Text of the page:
Above you can see the results of my efforts. I was transmitting 5 watts with my 31-foot vertical on 20 meters and 40 meters (mostly 20 meters). It does give you a good idea where you’re being heard.

73 de Dick N4BC

WSJT-X 1.8.0 rc2

The latest release candidate of the WSJT-X software incorporating FT-8 mode has been released (rc2), and it seems to have cured my power output problem. I worked several stations on 20, 17, and 15 meters this afternoon and everything looks ok — JT65, JT9, and FT8 all worked great.

The bands seem OK today … much better than the recent past. Hopefully I’ll be able to get on later this evening to see who’s about. It’s a dreary day outside with thunderstorms in the forecast so that might put a damper on later operations but hey … that’s ham radio, isn’t it?

73 de Dick N4BC

More FT8 Stuff …

OK, I played with the new mode for a while last night, and feel a little better talking about it now. FT8 is a new mode with a lot of interest. Twenty meters at times was wall-to-wall with signals on my waterfall, without a space to squeeze in … definitely lots of people trying it out!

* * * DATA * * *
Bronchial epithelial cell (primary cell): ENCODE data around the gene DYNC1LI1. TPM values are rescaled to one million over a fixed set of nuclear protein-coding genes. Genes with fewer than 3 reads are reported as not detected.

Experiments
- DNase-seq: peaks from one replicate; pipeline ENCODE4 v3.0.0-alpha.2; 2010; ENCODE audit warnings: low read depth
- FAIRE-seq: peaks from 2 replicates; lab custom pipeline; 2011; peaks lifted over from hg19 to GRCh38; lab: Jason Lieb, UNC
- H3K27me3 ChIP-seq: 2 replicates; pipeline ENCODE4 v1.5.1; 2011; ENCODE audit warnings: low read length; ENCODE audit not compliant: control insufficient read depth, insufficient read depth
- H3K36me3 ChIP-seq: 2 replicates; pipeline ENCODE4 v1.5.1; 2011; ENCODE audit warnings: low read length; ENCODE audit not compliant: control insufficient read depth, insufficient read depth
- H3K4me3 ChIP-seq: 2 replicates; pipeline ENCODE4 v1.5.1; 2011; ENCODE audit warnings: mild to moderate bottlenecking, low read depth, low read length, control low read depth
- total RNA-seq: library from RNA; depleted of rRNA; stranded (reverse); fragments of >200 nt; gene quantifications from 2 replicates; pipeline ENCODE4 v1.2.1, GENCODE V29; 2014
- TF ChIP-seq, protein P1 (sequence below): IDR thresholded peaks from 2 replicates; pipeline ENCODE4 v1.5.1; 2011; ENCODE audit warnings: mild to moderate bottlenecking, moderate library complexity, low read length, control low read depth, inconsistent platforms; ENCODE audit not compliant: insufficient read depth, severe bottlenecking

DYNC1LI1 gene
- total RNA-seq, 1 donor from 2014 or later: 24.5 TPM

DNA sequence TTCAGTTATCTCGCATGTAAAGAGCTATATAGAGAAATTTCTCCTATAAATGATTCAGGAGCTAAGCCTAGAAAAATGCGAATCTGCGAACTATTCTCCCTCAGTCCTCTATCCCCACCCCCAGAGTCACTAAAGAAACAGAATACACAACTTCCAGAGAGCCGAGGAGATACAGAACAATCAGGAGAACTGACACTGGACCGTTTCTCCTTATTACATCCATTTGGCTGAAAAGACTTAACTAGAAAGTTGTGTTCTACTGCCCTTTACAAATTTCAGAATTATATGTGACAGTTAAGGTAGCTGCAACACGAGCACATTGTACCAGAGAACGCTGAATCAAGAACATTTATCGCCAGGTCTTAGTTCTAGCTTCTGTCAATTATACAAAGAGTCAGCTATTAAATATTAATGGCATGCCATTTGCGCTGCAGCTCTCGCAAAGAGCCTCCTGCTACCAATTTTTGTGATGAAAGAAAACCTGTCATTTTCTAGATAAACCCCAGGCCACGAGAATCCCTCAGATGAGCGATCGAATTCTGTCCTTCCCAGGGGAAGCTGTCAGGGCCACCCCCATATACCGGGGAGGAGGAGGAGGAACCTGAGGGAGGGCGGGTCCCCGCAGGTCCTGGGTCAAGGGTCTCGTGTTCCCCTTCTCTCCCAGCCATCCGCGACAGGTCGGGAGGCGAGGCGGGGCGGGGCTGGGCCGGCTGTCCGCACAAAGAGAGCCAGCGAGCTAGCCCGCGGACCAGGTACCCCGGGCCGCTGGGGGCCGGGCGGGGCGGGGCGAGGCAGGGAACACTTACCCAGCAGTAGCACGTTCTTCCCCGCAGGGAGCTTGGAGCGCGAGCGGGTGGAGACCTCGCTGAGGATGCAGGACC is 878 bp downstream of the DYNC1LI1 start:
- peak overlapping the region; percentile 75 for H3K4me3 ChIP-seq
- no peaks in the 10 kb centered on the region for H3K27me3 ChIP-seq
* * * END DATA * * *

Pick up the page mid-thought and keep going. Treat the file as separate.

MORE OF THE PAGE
As I mentioned before, it’s FAST! If you’re used to JT65 or JT9 modes, it’s a screamer. It’s almost unnerving to try and keep up. Remember when you were scrambling when you first started learning and using the JT modes? Well, this is that experience on steroids. It’ll get more calm as I get more familiar with it.

I did notice a couple of anomalies while I was operating. JTAlert-X (2.9.10, the compatible version) sometimes seemed to not populate the boxes with the decoded callsigns. Not always, but sometimes. Another odd thing was the auto-sequencing ( a new feature) worked well, except for one solitary station that tried to work me twice. In response to his signal report to me, WSJT-X should have replied with my signal report to him. WSJT-X kept transmitting the “RRR” exchange. Every single other one of the 13 QSOs that I had last evening performed flawlessly. Not sure if it was the software or something he had wrong, although I would suspect the latter. We need to remember that this is a release candidate software, not the final, polished software. They’re still ironing out the kinks, and a few glitches are to be expected. Overall, this is a gem of a program.